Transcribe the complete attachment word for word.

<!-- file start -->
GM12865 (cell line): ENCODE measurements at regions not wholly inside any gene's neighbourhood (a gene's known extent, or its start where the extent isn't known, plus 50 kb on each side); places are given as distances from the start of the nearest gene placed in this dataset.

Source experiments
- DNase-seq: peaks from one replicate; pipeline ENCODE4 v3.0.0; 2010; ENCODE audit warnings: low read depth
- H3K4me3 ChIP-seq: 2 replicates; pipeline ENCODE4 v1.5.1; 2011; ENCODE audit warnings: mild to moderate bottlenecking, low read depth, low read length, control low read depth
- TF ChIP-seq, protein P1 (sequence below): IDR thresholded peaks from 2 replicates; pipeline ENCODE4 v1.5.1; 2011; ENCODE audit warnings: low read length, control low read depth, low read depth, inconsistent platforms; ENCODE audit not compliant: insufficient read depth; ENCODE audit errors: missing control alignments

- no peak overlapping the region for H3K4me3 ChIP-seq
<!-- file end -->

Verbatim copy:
GM12865 (cell line): ENCODE measurements at regions not wholly inside any gene's neighbourhood (a gene's known extent, or its start where the extent isn't known, plus 50 kb on each side); places are given as distances from the start of the nearest gene placed in this dataset.

Source experiments
- DNase-seq: peaks from one replicate; pipeline ENCODE4 v3.0.0; 2010; ENCODE audit warnings: low read depth
- H3K4me3 ChIP-seq: 2 replicates; pipeline ENCODE4 v1.5.1; 2011; ENCODE audit warnings: mild to moderate bottlenecking, low read depth, low read length, control low read depth
- TF ChIP-seq, protein P1 (sequence below): IDR thresholded peaks from 2 replicates; pipeline ENCODE4 v1.5.1; 2011; ENCODE audit warnings: low read length, control low read depth, low read depth, inconsistent platforms; ENCODE audit not compliant: insufficient read depth; ENCODE audit errors: missing control alignments

- no peak overlapping the region for H3K4me3 ChIP-seq